I have been asked by the national Wildlife Gardening Forum to speak at a conference on lawns and biodiversity at the Natural History Museum at the end of June. Accordingly, on 29 March 2012, I marked out a rectangle on our small country garden lawn at Sedlescombe, East Sussex, UK measuring just under 0.4 sq m.
It is short mown turf with a rich mixture of grasses and other plants and I intend to let it develop as it will, at least until the date of the conference.
Having marked out the area I removed all the dead leaves and twigs and added a piece of sandstone and a small pitfall trap covered by a half brick. I also turned over a square of turf its four sides each the length of my spade to expose some bare earth and see what plants might be lurking in the subterranean seed bank.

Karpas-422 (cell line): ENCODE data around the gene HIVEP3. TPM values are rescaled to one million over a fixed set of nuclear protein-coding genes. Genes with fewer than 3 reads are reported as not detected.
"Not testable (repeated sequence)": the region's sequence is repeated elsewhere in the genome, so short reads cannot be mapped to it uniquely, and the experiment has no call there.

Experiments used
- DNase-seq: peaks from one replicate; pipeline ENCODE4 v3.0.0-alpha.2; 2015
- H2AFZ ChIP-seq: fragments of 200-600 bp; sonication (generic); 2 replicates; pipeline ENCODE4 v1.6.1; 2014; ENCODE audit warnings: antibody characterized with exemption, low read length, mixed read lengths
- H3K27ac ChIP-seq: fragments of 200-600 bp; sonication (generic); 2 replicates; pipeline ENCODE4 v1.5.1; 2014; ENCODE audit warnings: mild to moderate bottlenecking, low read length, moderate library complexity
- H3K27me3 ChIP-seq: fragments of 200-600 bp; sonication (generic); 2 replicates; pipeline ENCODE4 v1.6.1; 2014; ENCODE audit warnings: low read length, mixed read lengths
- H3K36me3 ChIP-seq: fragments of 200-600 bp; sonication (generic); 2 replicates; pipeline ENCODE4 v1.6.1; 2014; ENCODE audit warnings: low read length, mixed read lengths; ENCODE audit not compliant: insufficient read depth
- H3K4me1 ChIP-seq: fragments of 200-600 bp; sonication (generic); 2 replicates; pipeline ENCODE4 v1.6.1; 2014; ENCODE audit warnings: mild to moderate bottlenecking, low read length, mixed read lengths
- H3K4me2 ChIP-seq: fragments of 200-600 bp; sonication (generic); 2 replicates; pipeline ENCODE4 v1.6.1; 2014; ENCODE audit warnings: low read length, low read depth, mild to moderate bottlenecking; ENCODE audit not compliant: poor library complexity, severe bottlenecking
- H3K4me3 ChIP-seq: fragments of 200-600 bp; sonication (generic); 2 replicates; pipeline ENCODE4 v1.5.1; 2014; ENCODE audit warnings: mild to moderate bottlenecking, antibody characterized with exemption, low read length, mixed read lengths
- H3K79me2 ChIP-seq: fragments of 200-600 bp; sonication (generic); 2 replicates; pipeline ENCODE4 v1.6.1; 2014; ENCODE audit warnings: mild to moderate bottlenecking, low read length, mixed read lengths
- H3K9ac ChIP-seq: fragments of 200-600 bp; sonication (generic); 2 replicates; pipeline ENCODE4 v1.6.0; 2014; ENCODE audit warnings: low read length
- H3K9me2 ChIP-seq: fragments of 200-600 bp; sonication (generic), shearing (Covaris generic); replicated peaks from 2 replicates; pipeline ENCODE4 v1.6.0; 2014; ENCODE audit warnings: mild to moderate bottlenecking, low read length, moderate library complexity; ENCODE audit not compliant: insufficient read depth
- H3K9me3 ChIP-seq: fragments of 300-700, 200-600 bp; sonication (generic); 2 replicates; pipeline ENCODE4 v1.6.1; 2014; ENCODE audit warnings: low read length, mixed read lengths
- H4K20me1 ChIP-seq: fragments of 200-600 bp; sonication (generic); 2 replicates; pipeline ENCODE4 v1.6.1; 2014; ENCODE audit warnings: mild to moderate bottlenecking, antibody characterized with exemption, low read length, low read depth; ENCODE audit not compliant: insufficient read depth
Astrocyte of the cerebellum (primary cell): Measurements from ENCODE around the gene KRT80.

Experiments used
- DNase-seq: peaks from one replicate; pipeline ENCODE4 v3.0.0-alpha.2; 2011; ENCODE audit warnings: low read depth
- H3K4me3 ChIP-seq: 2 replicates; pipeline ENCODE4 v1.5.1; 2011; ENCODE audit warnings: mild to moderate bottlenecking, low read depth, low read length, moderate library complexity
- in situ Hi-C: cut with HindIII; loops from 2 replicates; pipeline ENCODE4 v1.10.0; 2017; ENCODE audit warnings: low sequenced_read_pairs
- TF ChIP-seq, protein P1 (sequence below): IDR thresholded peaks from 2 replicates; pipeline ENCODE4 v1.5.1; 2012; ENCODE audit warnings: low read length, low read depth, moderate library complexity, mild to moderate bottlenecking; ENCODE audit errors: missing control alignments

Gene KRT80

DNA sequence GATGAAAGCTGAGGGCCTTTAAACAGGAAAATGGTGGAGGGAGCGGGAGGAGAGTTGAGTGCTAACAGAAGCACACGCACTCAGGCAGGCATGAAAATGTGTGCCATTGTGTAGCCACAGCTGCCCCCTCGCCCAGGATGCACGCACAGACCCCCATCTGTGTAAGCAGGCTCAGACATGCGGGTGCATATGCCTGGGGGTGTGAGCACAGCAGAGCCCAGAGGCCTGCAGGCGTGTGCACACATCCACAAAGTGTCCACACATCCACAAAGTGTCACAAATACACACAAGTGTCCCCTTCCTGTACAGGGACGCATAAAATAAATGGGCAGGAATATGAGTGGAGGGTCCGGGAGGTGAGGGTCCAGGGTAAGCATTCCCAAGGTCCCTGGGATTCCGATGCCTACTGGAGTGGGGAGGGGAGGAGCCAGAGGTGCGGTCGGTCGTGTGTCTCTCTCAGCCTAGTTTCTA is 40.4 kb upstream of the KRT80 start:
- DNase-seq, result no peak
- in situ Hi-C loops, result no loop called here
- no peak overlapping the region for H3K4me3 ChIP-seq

I have a stout rectangular wire basket which I have put over the area partly to define it, partly to keep rabbits and tramplers (including children) out. I will take this off from time to time.
Insects started to appear straight away. On the second day there were many black ants, a lycosid spider in the pitfall and, on the following day a staphylinid rove beetle in the same place. All the plants will be in the full species list. I did, however, find one tiny flower on the first day on a diminutive plant of thyme-leaved speedwell Veronica serpyllifolia.